Life Cycle Assessment
As awareness grows around the pressures on the world’s environment, there is a vital need to adjust our thinking around social, economic and environmental sustainability.
A large proportion of worldwide environmental pollution and resource use has links to buildings and construction. As the population continues to increase, the need for infrastructure and housing will rise, with correlating environmental impacts.
Against this background, use of steel in the construction sector offers a range of benefits. To understand the environmental performance of a steel product, its entire life cycle needs to be taken into consideration. This includes looking at resources, energy and emissions, from production through to end-of-life stage, including recycling and reuse.
Manufactured using the readily available resource of iron, steel is infinitely recyclable without any loss of its intrinsic properties. This gives it incredible performance throughout its lifecycle. While steel production is carbon and energy intensive, the industry has made great strides in lowering its emissions over the past 50 years. It has also reduced the energy consumption per tonne of steel produced by 61% in this time.
Steel can also be fabricated off-site which is far more efficient, faster and safer than on-site construction. This also results in lower emissions as it requires less transport of raw materials. The economic benefits of this speedier and simpler construction also contribute to greater sustainability. Building with steel structures allows for innovative, flexible and sustainable designs that take advantage of its superior strength-to-weight ratio when compared with its competitors. Zero Emission Buildings are fully achievable using steel structures.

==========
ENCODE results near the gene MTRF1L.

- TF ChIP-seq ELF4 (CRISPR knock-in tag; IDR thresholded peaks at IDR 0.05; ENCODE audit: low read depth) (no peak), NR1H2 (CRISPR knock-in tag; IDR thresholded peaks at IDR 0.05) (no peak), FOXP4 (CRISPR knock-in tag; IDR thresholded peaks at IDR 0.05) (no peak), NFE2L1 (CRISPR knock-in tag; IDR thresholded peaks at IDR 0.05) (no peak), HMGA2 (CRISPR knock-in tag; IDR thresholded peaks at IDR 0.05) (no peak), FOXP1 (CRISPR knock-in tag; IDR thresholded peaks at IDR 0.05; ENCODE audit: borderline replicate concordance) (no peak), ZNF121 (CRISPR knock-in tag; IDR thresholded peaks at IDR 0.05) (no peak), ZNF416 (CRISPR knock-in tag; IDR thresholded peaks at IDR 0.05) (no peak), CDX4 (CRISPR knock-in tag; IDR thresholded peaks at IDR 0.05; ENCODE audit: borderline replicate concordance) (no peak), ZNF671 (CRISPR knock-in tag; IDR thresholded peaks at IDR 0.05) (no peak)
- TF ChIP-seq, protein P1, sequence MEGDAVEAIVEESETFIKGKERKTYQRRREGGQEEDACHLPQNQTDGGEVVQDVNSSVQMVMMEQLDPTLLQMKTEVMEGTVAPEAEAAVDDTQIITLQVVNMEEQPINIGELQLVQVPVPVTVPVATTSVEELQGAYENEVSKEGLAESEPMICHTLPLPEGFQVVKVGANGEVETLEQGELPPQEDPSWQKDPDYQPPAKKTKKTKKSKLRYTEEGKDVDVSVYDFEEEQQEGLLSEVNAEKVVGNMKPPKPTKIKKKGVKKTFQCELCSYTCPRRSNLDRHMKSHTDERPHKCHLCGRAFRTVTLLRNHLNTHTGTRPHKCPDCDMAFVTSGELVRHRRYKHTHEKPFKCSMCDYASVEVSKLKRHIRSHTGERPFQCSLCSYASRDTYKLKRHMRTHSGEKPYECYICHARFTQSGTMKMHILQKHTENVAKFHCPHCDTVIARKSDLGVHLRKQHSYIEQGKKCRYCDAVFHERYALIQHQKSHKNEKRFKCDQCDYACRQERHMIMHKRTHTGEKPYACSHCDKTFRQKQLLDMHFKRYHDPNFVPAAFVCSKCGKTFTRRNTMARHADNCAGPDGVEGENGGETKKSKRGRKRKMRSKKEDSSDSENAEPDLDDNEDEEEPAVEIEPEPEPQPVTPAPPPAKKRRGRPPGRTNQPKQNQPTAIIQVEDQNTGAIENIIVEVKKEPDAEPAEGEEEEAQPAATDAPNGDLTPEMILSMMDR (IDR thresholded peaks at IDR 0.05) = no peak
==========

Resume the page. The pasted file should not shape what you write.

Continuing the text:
Once a building has entered its end-of-life stage, the benefits of steel are felt again as, unlike some competitor materials, it can be recovered and reused. This has led to some regions operating a fully developed recycling infrastructure, that can recover a good proportion of a building’s structural steel from a demolition site.
As steel frames often come in a modular kit form, wholesale dismantling and reuse of pristine steel structures and components is possible, enabling perpetual reuse. Known as demounting, entire buildings can be fully dismantled and re-erected in a new location in relatively short time periods, or the building’s structure can provide the basis for a ‘new’ building.
Steel is already a fundamental construction material due to its inherent properties and high performance. As adoption of life cycle thinking increases, understanding of the sustainability benefits of deploying this material in the construction sector can only be set to increase.
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